Lucas Duda shifted to first base; Gee loses gem on walk-off HR
ATLANTA - Terry Collins waited more than a week before finally moving Lucas Duda back to first base. And he waited another 3 hours, 43 minutes Monday night when a rainstorm delayed the start of the Mets' game against the Braves.
Once play finally began, Duda did his part to make the wait worthwhile, going 4-for-4 against the Braves. But his outburst wasn't enough to save the Mets from a cruel 2-1 defeat to the Braves, when Freddie Freeman's walk-off homer spoiled a stellar outing from Dillon Gee.
"That's a tough loss," said Gee, who tossed 81/3 shutout innings until making his mistake to Freeman.
In the seventh, Gee knocked in the Mets' only run. With the Braves chasing early in the count, Collins believed Gee deserved a chance to shoot for the shutout, even after allowing Justin Upton's single in the ninth.
"He pitched an outstanding game," Collins said. "You couldn't have asked for a better job."
Still, Gee (5-7), who allowed five hits, walking one and striking out six, had nothing to show for the effort, walking off the field past 1 a.m. just hours before coming back for a scheduled doubleheader.
Meanwhile, Duda tied a career high with four hits, then added a defensive gem when he stretched to pick Daniel Murphy's throw in the eighth. Duda's breakout evening came after the Mets finally reversed course, moving him from leftfield to first base to fill in for the recently demoted Ike Davis, a switch that Collins initially refused to consider.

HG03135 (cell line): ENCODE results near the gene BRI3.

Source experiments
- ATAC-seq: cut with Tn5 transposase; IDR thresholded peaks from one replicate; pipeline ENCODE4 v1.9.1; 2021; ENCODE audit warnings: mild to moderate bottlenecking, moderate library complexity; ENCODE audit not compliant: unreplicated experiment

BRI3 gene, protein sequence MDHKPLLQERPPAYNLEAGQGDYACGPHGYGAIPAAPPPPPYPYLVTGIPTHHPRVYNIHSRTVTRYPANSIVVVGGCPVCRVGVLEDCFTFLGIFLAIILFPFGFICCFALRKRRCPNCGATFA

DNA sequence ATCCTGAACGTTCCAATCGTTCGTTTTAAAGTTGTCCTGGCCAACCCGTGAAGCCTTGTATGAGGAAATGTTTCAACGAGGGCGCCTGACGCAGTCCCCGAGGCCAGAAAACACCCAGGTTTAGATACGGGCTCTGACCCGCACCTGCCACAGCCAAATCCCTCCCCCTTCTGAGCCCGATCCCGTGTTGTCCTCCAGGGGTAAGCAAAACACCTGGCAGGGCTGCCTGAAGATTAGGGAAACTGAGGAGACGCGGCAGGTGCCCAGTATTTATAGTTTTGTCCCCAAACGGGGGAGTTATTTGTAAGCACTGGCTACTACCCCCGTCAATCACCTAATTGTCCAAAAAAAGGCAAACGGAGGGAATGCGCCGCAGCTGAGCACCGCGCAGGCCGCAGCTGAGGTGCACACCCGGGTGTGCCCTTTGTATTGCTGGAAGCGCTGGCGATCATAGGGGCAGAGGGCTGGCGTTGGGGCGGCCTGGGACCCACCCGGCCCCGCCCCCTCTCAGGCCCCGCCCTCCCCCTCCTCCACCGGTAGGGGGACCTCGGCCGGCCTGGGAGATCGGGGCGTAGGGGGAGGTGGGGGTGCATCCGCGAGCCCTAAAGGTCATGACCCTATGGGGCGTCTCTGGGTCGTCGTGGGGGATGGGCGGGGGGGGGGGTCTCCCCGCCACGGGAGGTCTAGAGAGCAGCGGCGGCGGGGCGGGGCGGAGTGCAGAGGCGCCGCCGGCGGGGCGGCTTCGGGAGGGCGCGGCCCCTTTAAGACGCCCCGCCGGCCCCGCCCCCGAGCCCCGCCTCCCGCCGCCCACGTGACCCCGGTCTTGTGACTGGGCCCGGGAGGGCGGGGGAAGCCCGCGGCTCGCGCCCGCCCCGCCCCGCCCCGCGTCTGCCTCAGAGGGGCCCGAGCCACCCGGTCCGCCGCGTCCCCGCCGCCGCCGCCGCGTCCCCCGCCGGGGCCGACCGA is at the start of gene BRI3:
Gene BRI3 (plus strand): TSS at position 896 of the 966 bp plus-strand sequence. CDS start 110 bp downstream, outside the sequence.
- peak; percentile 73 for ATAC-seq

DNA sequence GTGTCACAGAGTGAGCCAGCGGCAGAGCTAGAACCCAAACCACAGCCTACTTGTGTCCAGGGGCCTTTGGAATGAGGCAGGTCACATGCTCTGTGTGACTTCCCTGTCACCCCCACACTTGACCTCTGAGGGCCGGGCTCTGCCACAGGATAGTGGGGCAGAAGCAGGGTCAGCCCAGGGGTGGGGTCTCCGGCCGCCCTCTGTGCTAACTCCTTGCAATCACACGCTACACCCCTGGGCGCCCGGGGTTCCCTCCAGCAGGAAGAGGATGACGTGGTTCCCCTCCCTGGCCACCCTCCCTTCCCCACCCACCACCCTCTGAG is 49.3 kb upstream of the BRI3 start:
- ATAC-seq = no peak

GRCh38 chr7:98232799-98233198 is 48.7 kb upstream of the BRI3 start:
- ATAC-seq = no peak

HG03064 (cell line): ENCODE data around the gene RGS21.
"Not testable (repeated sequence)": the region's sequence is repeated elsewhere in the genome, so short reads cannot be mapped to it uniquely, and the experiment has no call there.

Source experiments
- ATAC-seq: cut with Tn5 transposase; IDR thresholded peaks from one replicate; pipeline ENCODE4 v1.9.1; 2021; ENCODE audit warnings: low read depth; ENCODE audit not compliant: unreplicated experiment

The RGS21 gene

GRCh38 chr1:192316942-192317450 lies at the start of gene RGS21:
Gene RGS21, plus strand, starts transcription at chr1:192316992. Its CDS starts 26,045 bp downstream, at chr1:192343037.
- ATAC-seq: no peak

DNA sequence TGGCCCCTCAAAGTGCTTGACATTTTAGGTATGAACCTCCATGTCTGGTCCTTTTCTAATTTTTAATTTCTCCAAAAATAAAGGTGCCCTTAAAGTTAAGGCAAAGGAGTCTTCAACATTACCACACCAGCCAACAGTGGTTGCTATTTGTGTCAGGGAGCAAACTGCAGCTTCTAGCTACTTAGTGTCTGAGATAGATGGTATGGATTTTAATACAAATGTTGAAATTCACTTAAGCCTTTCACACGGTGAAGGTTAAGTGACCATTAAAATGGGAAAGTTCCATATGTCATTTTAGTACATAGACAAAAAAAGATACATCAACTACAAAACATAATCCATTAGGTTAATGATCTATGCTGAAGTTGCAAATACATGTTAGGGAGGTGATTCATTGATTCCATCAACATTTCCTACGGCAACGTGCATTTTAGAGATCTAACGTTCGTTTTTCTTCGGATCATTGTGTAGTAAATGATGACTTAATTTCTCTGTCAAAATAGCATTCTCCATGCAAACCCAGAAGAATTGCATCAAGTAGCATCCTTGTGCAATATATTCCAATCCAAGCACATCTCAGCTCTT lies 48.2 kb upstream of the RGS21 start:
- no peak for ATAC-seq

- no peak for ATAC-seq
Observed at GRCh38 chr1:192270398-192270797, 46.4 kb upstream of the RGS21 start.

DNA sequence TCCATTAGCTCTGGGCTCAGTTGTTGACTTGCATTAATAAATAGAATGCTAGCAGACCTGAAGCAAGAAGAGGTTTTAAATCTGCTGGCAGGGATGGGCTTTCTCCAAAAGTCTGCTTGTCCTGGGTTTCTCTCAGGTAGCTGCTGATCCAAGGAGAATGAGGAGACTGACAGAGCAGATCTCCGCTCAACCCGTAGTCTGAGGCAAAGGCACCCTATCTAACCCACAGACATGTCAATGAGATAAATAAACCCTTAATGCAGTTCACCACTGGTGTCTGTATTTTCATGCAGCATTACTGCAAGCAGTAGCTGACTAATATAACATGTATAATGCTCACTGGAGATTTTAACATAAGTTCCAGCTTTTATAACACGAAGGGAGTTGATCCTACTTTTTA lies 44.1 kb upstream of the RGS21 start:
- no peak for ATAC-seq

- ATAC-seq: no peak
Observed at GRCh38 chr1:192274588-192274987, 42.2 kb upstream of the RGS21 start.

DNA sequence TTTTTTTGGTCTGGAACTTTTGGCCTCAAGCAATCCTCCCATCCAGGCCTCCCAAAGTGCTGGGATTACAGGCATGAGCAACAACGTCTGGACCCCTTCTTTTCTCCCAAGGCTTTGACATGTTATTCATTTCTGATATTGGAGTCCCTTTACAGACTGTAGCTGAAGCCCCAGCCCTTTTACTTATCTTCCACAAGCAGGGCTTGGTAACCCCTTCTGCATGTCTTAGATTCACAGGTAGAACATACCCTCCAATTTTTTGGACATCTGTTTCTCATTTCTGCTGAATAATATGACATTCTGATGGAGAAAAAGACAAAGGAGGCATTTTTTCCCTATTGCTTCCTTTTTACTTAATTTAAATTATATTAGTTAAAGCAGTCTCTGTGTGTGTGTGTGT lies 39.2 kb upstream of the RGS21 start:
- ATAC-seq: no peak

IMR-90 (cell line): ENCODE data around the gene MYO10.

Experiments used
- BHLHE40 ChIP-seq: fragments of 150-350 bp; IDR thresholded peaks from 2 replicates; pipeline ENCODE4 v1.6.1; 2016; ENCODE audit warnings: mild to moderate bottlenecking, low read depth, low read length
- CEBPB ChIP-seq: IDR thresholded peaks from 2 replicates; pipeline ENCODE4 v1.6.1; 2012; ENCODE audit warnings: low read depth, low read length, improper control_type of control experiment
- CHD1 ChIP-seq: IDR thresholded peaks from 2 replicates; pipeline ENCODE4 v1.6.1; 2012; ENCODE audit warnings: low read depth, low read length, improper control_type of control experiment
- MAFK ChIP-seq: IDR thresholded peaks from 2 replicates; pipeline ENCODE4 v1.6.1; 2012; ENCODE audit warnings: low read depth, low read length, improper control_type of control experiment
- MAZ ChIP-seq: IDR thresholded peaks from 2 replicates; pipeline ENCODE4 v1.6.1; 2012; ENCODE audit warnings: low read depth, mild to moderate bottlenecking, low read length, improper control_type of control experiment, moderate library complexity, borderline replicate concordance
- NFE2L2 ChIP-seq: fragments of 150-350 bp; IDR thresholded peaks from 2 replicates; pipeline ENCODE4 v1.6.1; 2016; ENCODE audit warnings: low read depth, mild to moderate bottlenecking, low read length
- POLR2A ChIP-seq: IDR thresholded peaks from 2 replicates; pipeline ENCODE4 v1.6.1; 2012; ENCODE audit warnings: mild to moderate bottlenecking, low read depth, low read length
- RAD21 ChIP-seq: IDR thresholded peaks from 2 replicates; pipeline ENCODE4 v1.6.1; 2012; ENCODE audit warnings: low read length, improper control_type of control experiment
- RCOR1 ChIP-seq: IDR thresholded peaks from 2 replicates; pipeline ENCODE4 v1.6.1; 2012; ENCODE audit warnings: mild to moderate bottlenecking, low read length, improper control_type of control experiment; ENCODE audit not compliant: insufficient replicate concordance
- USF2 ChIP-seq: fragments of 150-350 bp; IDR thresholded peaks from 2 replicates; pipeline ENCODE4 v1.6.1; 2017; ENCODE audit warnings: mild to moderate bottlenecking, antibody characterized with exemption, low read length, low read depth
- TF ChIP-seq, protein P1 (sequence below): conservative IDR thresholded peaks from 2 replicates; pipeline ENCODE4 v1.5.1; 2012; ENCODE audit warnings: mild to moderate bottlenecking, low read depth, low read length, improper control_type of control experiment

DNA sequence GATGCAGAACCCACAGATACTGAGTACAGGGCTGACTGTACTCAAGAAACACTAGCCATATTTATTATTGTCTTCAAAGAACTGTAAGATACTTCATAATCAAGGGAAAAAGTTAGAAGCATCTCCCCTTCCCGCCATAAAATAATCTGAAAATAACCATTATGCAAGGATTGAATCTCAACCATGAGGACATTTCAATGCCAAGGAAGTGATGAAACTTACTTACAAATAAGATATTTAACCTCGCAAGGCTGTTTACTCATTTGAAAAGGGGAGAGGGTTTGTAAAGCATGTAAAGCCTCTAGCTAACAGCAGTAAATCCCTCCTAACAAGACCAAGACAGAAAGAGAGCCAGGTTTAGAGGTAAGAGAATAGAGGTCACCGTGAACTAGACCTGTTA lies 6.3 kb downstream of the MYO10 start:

Though Collins played down its consequences, the shift may signal that the Mets expect an extended absence by Davis, who had a .174 average with no homers in his first six games with Triple-A Las Vegas.
"You're allowed to change," Collins said before the game. "There's nothing etched in stone. You're allowed to make changes. You're allowed to make decisions that you think are in the best interest of the ballclub."
The lumbering Duda has been a defensive liability in the outfield the last two seasons. And the demotion of Davis on June 9 opened up what seemed to be a shift back to first base, Duda's natural position.
Instead, Collins reshuffled the rest of his lineup. He moved Murphy from second base to first and switched Jordany Valdespin from the bench to second base. But he kept Duda in left, partly to avoid giving the impression that Davis had been replaced for the long haul. However, Collins said Monday that he has spent the last week mulling over the move to first.
"Last week, we made decisions we thought were in the best interests of the club," Collins said. "They didn't work. As I ask our players to adjust, I've got to do the same thing. I've got to adjust."
The starting lineup for Monday night's scheduled series opener reflected the change in thinking.
Murphy returned to second base and Valdespin wound up back on the bench, partly because he slumped during his weeklong audition, with three hits in 23 at-bats.
In the outfield, Collins stuck with the hot bat, leaving Marlon Byrd in the lineup even against righthander Tim Hudson. Byrd is hitting .303 with five homers in June.
Meanwhile, he started both Juan Lagares and Kirk Nieuwenhuis, two players who the Mets hope to evaluate with more playing time. That meant shifting Duda to first base.
"Obviously, I know it's Ike's position," said Duda, who raised his average to .241 with 11 homers but only 23 RBIs. "I'm just kind of just there to help out the team any way I can.''